Japanese or Oriental plum trees create larger fruit compared to the native American plums; nevertheless, finding one hardy enough to withstand the colder regions can be hard. “Shiro” (Prunus salicina “Shiro”) grows to a height of 20 feet, but comes from dwarf varieties that simply grow to ten feet. Hardy in USDA zones 5 through 9, “Shiro” can also be heat tolerant and creates yellow plums. “Ancient Golden” (Prunus salicina “Ancient Golden”) was released into the U.S. in 1946, produces reddish yellow fruit and grows to a height of approximately 15 feet. Hardy in USDA zones 5 through 10, “Ancient Golden” can also be heat tolerant. “Methley” (Prunus salicina “Methley”) is moderately cold hardy, growing in USDA zones 5 through 8, but is not as heat tolerant. But among Japanese plum trees, “Methley” is among just a few that is self-pollinating.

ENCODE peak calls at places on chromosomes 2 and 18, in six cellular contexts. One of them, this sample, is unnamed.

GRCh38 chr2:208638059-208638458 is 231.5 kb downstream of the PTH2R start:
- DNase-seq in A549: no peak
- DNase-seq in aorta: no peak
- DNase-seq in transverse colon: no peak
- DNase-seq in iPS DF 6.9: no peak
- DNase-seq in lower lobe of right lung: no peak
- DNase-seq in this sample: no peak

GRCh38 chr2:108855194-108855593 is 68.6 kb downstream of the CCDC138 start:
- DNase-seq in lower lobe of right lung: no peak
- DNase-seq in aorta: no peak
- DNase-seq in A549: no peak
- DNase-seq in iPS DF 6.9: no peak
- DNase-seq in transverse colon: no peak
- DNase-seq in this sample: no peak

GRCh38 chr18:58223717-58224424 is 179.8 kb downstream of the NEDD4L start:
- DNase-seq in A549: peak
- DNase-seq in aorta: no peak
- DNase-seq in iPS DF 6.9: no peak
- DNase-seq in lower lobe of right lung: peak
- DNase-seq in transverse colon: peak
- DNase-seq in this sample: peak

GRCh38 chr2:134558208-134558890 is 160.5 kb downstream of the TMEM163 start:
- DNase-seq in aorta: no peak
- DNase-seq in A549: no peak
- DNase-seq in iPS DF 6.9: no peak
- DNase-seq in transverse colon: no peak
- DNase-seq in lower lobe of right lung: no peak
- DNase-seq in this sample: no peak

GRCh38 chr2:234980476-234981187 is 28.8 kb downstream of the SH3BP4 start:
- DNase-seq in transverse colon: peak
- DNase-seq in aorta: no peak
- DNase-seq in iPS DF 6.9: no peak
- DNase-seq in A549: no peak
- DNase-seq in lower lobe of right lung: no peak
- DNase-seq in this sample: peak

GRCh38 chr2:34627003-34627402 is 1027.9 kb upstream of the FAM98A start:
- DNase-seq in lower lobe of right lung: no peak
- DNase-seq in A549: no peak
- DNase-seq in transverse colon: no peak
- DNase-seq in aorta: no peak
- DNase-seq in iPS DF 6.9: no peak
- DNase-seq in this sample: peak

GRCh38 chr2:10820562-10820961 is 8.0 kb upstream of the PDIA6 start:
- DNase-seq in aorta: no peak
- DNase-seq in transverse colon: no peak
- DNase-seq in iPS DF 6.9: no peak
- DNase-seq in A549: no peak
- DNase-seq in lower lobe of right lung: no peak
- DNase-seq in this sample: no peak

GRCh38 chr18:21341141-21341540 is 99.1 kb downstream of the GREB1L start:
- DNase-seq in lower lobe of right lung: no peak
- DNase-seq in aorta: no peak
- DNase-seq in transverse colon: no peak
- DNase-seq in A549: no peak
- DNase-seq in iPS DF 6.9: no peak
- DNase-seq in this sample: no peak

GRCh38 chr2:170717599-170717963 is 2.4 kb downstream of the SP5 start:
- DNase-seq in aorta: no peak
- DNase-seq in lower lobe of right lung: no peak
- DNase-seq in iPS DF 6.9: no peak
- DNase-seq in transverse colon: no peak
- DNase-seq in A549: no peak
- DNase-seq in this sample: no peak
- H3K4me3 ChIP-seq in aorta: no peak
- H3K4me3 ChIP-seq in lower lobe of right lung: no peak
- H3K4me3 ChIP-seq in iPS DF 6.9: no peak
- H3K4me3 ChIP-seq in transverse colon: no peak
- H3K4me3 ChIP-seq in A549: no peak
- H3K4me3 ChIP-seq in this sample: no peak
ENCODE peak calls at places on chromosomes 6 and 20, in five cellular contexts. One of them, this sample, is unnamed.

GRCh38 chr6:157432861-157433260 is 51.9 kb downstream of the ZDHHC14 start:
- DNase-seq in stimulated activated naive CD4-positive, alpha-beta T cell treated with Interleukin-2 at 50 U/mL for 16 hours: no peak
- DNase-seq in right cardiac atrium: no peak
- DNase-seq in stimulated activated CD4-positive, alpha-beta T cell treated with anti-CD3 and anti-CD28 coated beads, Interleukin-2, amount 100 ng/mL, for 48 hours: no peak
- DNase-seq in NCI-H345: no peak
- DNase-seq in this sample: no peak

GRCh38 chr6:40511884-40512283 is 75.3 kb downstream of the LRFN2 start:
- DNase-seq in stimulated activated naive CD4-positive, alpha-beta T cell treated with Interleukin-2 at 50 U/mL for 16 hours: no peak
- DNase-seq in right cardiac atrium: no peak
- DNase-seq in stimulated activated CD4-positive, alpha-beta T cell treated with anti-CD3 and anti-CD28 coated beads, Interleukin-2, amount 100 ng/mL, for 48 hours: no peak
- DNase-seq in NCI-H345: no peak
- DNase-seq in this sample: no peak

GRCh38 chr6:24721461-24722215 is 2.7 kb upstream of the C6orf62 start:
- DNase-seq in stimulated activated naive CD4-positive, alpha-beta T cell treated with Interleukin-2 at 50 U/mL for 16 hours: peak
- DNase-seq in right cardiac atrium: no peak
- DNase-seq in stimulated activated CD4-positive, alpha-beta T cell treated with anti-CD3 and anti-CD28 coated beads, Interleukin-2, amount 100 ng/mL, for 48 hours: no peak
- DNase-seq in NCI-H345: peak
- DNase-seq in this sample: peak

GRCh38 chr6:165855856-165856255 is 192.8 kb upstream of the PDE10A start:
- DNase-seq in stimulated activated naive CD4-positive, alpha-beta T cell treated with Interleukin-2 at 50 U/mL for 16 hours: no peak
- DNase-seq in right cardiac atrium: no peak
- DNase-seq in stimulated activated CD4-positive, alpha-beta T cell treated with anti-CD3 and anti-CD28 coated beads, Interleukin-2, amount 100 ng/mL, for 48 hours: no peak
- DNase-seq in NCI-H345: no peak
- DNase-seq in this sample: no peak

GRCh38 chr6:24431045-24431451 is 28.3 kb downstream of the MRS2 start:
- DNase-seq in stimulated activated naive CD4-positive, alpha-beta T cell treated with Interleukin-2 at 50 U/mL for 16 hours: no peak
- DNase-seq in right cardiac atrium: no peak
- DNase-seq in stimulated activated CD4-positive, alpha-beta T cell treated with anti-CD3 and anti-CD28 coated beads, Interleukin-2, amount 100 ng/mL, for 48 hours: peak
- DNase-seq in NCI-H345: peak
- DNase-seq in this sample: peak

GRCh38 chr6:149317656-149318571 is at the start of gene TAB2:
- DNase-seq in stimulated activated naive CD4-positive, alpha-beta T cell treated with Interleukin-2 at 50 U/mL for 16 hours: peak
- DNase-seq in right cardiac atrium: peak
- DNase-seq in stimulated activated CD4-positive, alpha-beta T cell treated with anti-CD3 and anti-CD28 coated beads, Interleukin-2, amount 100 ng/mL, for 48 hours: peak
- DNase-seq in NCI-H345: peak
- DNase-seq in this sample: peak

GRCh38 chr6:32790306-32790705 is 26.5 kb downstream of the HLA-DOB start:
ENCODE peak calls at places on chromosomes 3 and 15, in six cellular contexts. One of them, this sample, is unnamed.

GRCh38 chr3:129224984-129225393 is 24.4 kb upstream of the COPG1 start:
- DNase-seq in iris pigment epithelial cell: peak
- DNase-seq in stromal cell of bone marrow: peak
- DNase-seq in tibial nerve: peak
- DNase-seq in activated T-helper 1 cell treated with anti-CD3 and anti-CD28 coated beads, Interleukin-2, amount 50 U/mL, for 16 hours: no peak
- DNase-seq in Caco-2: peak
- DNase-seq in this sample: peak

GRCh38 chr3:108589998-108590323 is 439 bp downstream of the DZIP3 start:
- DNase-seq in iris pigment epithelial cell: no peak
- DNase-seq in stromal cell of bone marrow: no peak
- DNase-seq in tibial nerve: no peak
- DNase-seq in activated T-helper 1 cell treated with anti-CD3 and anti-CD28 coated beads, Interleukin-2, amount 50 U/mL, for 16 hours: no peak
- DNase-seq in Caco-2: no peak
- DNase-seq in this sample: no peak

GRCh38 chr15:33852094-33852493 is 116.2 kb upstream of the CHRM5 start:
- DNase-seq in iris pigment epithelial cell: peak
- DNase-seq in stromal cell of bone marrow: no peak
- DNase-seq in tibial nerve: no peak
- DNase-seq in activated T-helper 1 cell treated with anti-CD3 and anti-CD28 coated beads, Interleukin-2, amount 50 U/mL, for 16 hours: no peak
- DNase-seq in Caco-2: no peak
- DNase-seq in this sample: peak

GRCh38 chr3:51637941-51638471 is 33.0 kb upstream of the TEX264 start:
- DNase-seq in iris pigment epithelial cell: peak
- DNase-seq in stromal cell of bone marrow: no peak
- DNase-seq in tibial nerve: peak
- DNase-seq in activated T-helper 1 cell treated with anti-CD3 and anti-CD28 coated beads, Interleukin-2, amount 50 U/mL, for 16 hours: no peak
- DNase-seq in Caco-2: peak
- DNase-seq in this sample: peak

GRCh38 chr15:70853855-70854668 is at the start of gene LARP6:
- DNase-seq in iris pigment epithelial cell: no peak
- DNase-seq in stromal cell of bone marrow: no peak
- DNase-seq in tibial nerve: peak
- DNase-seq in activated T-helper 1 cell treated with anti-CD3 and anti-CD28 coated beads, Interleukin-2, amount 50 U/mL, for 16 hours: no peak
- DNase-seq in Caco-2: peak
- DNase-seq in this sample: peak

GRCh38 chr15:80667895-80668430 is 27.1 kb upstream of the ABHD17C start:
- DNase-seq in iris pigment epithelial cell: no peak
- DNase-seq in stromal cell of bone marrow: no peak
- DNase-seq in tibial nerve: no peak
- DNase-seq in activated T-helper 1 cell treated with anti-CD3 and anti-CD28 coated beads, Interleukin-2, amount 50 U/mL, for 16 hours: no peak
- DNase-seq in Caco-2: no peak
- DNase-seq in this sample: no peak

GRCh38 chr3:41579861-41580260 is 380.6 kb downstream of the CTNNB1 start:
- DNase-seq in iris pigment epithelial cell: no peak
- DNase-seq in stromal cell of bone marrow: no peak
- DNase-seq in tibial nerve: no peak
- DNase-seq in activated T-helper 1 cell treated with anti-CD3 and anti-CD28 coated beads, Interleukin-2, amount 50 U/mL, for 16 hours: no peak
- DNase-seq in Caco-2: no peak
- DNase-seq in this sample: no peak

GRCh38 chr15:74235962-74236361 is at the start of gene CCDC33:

European Plum Trees

European plum trees are fairly hardy trees, growing in cooler climates, which makes it more difficult to find one that also does as well in warm weather. Most grow best in USDA zones 4 through 8, with some doing better in USDA zones 5 through 8. “Green Gage” (Prunus domestica “Green Gage”) is a special plum using green fruit that grows to a height of about 14 feet; it is hardy in USDA zones 4 through 8. It’s been from the U.S for a while, having been brought over from Europe in the 18th century. “Stanley” (Prunus domestica “Stanley”) plum tree creates a good canning fruit that does well in preserves or dried as prunes. It is hardy in USDA zones 5 through 8 and grows to a height of 15 feet.